Even circuit designers who are experienced with low noise design can find it difficult to explain how noise is quantified and analyzed.
I will explain the formal methods of quantifying noise and illustrate their use in the design of a variety of common RF circuits. For linear time-invariant circuits such as small-signal amplifiers, noise transfer functions play a key role. For time-varying circuits such as passive mixers and LC oscillators, noise is in many cases injected in discrete time. Methods for the design continue to evolve towards greater simplicity, and I will present some of them.
There is seldom a noise optimum in these circuits. It is usually a tradeoff, as I will show, between noise, large-signal linearity, and power dissipation.
Millimeter Wave mobile communication (5G and beyond) has been associated with much lower radiation power and much shorter communication range. Millimeter Wavelengths suffer from very strong attenuation in water-rich substances limiting penetration into biological objects (e.g., human and animal bodies and plants) to just a few millimeters. Deeper inside the body the intensity is negligible making for greater safety compared to early mobile standards (3G and 4G). However, the safety of millimeter-wave radiation for 5G and beyond remains a public concern.
This Technical Lecture aims to comprehensively review the relevant electromagnetic fundamentals underlying the wave-matter interaction involved in any eventual health hazard which might be associated with millimeter-wave radiation. Basic related aspects include the following:
•Direct health hazards must involve either chemical reactions or thermal/mechanical destruction of cells/tissues. This must be accompanied by energy transfer from the electromagnetic wave to the biological substances.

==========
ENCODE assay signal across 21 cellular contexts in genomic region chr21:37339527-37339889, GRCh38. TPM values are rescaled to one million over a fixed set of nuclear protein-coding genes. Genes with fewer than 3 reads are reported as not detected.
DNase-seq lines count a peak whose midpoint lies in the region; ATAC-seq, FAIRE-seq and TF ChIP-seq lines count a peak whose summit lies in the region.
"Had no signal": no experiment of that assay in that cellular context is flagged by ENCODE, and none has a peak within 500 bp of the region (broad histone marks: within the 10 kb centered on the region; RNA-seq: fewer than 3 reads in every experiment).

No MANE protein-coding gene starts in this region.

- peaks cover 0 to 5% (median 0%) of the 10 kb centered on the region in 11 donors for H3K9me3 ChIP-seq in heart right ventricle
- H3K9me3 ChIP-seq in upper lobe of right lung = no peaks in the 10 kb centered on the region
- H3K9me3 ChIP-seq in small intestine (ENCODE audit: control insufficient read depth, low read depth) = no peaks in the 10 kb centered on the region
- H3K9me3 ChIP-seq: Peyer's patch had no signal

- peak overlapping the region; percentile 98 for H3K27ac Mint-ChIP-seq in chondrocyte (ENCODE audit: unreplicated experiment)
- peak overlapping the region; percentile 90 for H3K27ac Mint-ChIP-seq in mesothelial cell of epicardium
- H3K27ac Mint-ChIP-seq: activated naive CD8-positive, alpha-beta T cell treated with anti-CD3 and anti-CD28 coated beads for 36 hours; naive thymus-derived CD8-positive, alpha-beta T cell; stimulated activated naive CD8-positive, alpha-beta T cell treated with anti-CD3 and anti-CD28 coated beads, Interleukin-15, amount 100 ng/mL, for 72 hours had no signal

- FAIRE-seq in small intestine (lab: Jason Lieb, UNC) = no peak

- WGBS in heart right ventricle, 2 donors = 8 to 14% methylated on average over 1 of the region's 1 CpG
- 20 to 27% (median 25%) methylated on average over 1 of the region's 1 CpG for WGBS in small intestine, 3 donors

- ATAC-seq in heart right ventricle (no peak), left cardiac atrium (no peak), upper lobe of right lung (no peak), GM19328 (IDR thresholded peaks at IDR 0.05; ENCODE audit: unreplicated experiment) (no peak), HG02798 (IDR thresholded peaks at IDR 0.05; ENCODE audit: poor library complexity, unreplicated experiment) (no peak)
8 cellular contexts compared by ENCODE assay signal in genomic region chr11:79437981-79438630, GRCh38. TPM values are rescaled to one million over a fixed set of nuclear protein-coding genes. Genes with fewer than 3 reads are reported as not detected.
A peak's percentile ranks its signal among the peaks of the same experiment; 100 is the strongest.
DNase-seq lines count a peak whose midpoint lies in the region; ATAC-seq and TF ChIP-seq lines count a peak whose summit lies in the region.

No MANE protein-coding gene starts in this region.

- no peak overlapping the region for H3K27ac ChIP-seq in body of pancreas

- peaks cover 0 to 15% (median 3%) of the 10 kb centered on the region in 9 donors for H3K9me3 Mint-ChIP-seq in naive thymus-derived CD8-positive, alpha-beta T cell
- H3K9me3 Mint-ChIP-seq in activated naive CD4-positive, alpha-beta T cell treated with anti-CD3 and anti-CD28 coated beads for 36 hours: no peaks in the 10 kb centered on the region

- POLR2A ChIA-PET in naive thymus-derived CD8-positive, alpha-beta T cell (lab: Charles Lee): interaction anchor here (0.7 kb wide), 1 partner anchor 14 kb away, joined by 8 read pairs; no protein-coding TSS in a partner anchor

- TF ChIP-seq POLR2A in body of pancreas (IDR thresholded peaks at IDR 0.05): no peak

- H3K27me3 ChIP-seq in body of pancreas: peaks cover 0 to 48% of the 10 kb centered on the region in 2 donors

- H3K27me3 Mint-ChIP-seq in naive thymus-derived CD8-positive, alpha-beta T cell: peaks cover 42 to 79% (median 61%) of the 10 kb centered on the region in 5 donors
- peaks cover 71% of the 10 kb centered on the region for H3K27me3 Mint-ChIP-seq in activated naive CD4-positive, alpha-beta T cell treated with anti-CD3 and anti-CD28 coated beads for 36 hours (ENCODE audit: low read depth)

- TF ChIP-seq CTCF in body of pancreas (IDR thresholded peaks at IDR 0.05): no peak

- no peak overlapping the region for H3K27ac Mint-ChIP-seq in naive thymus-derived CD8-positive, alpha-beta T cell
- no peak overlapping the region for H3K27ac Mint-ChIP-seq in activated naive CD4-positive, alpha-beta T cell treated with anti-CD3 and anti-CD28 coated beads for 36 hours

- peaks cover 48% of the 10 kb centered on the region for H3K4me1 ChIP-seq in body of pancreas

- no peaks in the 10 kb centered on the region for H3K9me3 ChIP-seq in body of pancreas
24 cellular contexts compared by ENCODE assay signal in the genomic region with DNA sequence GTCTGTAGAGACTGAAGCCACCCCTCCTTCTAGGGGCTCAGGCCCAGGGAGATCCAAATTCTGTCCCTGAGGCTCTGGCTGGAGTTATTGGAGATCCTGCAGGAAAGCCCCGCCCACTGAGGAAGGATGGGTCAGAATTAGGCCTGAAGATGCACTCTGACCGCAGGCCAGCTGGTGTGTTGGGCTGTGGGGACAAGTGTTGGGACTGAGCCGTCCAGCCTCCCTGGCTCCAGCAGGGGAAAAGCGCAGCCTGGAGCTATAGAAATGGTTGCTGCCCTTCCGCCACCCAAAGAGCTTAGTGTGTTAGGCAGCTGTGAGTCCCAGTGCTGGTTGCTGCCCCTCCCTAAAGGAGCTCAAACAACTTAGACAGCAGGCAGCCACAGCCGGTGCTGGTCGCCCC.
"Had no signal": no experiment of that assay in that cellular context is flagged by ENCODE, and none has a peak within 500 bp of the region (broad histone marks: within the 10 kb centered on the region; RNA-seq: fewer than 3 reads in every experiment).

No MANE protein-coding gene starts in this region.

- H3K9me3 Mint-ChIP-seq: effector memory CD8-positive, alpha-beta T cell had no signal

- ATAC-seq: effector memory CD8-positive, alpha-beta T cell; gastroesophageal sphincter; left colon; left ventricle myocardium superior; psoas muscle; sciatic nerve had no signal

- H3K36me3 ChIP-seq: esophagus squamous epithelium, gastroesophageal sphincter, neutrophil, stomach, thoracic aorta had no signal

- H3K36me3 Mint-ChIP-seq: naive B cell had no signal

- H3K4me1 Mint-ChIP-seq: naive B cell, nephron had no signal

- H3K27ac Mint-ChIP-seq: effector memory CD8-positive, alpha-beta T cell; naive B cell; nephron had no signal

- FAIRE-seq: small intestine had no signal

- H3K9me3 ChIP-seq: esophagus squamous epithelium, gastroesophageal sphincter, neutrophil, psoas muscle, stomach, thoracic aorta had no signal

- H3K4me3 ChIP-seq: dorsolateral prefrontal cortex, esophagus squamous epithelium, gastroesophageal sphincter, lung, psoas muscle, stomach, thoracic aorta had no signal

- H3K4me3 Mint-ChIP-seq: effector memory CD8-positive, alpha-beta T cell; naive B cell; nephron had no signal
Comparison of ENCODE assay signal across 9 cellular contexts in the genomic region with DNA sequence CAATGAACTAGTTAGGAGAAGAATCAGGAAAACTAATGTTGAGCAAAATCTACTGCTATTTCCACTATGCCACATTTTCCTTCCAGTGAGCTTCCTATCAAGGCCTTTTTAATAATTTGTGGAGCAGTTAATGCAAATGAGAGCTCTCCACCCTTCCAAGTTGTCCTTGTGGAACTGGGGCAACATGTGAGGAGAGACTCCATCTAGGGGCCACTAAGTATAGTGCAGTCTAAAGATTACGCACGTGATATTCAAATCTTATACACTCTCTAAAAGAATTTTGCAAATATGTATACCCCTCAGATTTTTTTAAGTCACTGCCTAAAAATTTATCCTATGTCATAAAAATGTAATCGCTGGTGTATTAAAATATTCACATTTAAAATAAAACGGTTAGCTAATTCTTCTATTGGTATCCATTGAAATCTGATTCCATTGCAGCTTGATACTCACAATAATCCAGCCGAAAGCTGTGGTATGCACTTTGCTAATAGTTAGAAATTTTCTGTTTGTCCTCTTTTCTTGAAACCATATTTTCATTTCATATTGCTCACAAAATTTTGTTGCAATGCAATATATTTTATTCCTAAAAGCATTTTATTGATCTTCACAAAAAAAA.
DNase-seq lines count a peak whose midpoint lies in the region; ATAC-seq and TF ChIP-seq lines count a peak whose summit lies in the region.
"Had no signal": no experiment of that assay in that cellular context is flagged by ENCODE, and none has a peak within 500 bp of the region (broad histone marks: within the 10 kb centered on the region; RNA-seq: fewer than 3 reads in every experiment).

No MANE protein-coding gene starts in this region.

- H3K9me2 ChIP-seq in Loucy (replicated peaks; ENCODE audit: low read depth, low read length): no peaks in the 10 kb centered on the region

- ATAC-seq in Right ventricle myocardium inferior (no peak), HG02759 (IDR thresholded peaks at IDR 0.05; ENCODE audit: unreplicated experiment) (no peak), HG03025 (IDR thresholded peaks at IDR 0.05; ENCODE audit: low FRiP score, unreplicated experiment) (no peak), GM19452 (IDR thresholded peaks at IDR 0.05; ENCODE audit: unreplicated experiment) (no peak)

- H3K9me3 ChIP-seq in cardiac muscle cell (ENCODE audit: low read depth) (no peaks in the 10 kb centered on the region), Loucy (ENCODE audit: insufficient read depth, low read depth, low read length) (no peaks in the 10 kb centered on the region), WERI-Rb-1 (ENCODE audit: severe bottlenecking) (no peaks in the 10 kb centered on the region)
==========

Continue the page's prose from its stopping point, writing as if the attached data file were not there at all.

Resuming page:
•Indirect hazards include overloading the biological mechanisms involved in the body thermoregulation.
•Thermal effects involve rise of temperature, an increase in the magnitude of atomic/molecular lattice vibrations.Chemical reactions (e.g., burning) will only occur if the temperature increase exceeds a certain limit. Otherwise, the rise is reversible, regulated to steady state by the blood circulation within the body.
•Non-ionizing waves are wavelengths that are much larger than the atomic/molecular scale, a continuous spatial distribution of the wave is an adequate mathematical representation. The wave power-density is described by the Poynting vector, and the power transfer from the wave to the biological substances can be calculated with high precision using the concept of constitutive parameters (conductivity, permittivity, and permeability). Millimeter Waves and even Tera-Hertz Waves belong to this category.
•Ionizing radiation has wavelengths comparable to the interatomic or intermolecular spaces and an electromagnetic wave quantization approach makes sense. Wave-matter interactions can be explained using the discrete representation of the waves, photons, which are ensembles of energy packages highly localized in time and space. A single photon carries energy proportional to its frequency which, e.g., can be fully transferred to and result in electrical destruction of a molecular bond. Ionizing radiation only occurs at frequencies much higher than that of ultraviolet light and therefore is not applicable to the millimeter-wave case.
•Use of a photon representation to describe Millimeter Waves would require the photon spatial extent to be of the same order of magnitude as the wavelength and a photon collision would necessarily involve millions of atoms/ molecules (as if swimming in it). A single chemical bond could not absorb the entire photon energy
The microwave and RF design engineer always seeks to develop a design that will meet specifications the first time that the circuit is fabricated. To do so requires that as many elements and phenomenon as possible associated with the control devices and circuit be accurately modeled. In the case of the microwave and RF semiconductor control circuits, accurate modeling of the solid-state control components over frequency, voltage, current and power is key to successful control system design. This talk will cover material that will provide the RF and microwave design engineer insight into the physical operation and modeling of PIN diodes and field-effect transistors (FETs) as control components and their use in microwave and RF control circuits. The talk will cover basic RF and microwave control circuits for reconfigurable electronics, and then focus on linear and nonlinear models for PIN diode, MESFET and MOSFET control elements to implement these circuits. The talk will conclude with control circuit examples using these models for use in reconfigurable RF and microwave electronics.